Brandon Saad (right) and Jonathan Toews have combined for nine goals and seven assists through nine games. (AP Photo)

Stan Bowman pleased with early returns from offseason overhaul

SHARE Stan Bowman pleased with early returns from offseason overhaul
SHARE Stan Bowman pleased with early returns from offseason overhaul

LAS VEGAS — After dramatically making over his team during an offseason that was far too long for his liking, general manager Stan Bowman was as curious as everyone else to see how the new-look Blackhawks would handle a brutal eight-game stretch against playoff teams to open the season.

While Bowman’s job is to always play the long game, not sweating the short term, he’s clearly pleased with how his wheeling and dealing has played out so far.

“Coming out of the gate with some tough opponents, it was not an easy schedule,” Bowman said Tuesday in his first remarks since training camp opened. “So to be where we are now, we’re happy. But we have a lot of hockey left.”


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He surely was less happy a few hours later, after the Hawks had lost 4-2 to the expansion Golden Knights. The Knights, now a stunning 7-1-0, dominated most of the game, playing simple and direct. John Hayden’s early short-handed goal and Patrick Kane’s late goal were the only tallies for the Hawks, who were misfiring on passes all night, were outshot for the seventh time in 10 games and went 0-for-3 on the power play. In his first NHL start, Oscar Dansk, the Golden Knights’ third-string goalie, made 29 saves, including a huge stop on Kane on a 2-on-1 in the second period and another on Patrick Sharp on a breakaway in the third.

Bowman made it clear in a fire-and-brimstone news conference last April — just two days after the top-seeded Hawks were swept out of the playoffs by the Predators — that change was coming in a big way. The biggest move was reacquiring Brandon Saad from the Blue Jackets, a deal that sent Artemi Panarin to Columbus. Saad has made a significant difference in the Hawks’ lineup, helping to fill Marian Hossa’s skates while elevating Jonathan Toews back to his prime levels.

After two seasons as largely a one-line team, the Hawks have two dynamic scoring lines again.

“I don’t know if it’s refreshed or energized or what it is, but [Toews] really has been effective,” Bowman said. “[Richard Panik] has had a good start, too. They’re all big guys. They all have good speed and skill. They force the issue for the other team, and it’s tricky. I don’t know how you play that line, really. It’s hard to shut them down.”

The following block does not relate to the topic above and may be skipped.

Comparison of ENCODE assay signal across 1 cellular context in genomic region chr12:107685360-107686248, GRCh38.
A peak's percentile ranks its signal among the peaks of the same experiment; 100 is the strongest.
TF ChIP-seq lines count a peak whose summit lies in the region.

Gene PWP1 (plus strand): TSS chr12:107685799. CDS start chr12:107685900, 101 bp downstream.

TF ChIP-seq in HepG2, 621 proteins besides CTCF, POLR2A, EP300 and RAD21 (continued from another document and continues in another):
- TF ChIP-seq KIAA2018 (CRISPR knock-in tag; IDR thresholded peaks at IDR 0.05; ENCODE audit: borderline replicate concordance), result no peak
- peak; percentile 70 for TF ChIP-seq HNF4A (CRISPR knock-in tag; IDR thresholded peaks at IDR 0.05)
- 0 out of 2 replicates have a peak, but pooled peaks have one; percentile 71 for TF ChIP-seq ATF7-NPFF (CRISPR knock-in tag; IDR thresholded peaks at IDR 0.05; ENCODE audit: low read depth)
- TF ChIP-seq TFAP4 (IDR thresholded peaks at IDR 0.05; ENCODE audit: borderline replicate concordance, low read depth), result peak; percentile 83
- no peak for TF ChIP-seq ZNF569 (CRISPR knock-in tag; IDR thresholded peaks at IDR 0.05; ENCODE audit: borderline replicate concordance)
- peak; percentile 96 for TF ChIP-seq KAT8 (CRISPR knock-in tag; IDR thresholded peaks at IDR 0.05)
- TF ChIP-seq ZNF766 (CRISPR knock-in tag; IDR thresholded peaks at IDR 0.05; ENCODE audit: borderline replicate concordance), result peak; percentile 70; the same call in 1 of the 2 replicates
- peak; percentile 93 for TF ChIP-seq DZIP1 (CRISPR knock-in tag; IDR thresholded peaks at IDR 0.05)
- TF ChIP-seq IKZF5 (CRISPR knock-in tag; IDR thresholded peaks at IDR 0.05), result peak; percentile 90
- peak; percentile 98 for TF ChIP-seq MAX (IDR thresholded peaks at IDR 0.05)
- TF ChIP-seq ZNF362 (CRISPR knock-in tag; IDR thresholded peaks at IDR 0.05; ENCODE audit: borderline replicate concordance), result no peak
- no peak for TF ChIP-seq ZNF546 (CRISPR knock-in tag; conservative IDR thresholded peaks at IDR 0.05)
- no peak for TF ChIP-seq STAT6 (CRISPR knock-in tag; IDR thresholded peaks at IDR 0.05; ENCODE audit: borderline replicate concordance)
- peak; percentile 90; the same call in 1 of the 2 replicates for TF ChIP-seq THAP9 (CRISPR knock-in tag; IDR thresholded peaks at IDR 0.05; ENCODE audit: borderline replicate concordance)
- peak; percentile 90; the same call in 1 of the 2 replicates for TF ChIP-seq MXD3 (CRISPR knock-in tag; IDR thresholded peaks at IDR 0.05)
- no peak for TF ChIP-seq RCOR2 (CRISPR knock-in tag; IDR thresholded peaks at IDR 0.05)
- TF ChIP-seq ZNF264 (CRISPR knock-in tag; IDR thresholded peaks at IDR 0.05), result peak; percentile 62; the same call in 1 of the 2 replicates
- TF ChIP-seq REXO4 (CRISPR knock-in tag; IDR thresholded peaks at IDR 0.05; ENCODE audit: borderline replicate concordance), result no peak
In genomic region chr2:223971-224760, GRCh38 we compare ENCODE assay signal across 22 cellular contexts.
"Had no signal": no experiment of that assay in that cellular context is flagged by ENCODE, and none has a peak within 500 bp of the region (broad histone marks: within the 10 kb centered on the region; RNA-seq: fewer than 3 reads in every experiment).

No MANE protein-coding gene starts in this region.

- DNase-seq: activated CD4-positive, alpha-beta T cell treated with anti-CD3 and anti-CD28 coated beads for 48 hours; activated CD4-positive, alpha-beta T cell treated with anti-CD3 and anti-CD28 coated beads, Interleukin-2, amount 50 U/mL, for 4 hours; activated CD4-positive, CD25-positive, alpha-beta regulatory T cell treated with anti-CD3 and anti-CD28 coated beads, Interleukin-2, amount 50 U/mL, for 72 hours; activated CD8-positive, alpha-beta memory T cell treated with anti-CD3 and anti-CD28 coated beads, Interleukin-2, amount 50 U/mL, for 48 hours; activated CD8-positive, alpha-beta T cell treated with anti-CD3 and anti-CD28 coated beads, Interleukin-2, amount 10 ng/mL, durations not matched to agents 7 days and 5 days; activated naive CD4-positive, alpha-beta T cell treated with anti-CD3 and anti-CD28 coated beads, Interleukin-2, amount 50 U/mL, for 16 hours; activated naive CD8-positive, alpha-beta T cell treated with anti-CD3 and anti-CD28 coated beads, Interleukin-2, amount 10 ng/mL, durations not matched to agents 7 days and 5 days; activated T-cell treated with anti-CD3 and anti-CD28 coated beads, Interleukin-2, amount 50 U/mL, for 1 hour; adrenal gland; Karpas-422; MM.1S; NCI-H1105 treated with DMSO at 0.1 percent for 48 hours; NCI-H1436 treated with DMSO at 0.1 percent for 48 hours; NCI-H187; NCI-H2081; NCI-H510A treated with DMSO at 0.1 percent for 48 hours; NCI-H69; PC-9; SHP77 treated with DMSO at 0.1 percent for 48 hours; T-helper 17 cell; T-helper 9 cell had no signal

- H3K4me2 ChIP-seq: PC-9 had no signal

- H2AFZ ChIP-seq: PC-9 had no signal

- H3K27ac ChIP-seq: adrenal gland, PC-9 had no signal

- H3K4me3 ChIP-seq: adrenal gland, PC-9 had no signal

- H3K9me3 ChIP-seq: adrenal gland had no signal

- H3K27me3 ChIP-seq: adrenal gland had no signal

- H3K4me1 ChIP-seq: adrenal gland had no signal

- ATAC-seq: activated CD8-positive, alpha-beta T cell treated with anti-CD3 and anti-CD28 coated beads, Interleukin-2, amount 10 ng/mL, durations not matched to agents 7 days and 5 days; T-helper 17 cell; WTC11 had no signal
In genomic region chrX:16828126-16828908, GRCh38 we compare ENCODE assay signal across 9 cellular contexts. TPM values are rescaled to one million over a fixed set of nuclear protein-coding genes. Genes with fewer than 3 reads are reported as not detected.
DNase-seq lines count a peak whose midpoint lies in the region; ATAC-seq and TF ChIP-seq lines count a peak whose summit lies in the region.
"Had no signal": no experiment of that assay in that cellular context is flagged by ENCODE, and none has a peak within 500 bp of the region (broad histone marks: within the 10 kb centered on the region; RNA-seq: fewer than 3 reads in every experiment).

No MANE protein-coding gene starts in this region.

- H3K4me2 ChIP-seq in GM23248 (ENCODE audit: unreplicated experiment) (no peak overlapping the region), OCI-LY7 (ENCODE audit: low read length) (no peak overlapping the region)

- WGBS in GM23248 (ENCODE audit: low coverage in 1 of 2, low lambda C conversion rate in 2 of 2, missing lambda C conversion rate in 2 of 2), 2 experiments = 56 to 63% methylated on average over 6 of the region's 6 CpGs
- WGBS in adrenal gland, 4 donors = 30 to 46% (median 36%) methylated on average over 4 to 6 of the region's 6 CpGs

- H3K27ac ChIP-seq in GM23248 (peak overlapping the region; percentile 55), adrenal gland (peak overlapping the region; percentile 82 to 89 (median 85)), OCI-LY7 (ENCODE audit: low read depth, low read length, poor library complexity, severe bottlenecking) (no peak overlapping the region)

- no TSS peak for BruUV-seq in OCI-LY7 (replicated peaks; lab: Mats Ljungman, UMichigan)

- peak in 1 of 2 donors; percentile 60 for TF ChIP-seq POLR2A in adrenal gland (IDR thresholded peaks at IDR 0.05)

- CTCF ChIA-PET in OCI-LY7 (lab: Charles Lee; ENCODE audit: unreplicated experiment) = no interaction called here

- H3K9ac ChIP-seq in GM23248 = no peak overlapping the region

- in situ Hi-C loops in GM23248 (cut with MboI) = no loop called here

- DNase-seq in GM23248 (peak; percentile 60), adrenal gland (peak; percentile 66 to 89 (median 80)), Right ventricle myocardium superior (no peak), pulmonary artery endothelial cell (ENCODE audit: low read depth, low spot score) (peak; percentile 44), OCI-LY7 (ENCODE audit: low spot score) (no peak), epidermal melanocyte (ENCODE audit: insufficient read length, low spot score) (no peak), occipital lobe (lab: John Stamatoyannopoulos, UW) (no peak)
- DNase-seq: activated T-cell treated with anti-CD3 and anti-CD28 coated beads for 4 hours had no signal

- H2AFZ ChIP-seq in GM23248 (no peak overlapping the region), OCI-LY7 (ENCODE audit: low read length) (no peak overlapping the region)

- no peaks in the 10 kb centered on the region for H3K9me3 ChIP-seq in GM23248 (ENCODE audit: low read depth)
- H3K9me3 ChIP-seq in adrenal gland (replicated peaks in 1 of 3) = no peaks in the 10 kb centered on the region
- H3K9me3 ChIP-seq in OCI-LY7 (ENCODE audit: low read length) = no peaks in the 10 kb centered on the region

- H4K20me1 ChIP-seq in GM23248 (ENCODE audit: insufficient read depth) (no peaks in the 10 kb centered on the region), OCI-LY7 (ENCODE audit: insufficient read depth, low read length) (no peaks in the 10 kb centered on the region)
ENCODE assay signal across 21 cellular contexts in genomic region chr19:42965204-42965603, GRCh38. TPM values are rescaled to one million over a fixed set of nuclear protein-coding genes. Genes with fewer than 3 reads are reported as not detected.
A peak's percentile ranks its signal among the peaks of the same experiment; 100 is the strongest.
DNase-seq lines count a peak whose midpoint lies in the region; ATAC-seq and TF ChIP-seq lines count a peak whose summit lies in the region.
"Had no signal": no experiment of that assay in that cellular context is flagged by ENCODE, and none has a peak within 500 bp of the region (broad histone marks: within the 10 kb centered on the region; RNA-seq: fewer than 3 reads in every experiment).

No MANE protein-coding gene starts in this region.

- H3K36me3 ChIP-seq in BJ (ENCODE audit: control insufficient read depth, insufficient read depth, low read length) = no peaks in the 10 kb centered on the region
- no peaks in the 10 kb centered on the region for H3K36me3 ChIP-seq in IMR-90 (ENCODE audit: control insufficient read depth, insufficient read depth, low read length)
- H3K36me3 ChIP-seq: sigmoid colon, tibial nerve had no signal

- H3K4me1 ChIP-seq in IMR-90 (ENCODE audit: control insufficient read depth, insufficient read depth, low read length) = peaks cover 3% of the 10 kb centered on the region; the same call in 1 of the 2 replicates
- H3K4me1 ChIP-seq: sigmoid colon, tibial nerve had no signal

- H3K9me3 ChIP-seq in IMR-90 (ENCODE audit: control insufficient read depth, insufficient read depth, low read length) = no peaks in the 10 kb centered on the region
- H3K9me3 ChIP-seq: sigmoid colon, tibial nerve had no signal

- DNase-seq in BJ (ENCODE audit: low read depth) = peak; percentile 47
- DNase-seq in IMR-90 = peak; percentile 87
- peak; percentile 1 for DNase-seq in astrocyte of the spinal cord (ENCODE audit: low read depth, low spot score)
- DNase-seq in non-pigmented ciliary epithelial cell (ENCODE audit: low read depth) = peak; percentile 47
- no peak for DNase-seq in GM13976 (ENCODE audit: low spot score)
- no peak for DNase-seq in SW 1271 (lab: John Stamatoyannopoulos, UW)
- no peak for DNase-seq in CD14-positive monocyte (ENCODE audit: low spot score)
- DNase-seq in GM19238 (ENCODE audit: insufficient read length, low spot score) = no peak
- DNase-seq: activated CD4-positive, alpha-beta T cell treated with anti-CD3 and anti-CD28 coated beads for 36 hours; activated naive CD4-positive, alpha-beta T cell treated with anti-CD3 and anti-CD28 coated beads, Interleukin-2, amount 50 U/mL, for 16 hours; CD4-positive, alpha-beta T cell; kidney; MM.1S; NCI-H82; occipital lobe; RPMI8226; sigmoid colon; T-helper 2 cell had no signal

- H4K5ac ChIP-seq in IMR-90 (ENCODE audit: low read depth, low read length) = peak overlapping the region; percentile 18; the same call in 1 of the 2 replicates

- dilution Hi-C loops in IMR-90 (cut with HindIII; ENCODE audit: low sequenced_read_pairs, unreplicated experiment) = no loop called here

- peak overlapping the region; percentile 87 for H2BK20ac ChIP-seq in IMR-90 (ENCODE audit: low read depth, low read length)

Bowman’s thesis in the wake of the Predators series was that the Hawks weren’t hard enough to play against — that they were passive and didn’t exact a toll on opponents. He pointed to the new rough-and-tumble fourth line as an element the Hawks wanted. He said he was particularly happy with the young players making the next step, particularly Nick Schmaltz, who he said is primed for a breakout year. And even Bowman has been pleasantly surprised by 19-year-old Alex DeBrincat. He said he figured DeBrincat would play in Chicago at some point this year, but he didn’t expect it to happen so quickly.

For the first time in a long time, the Hawks have some salary-cap flexibility, thanks to Hossa being on long-term injured reserve. Bowman is looking at it as something of a rainy-day fund in case of an injury or poor play. But with two capable defensemen and a solid forward sitting every night, with Vinnie Hinostroza tearing it up in Rockford (four goals and five assists in nine games), and with Northeastern senior Dylan Sikura leading the NCAA in scoring (Bowman called him “our trade-deadline guy” because he’ll likely join the team in March), the Hawks are in no rush to make any more changes.

An offseason of change was plenty.

“We’ve got a lot of good players that are sitting out every night, so I don’t know if we’re going to be acquiring another player,” he said. “I’m not, like, itching to make a trade.”

Follow me on Twitter @MarkLazerus.


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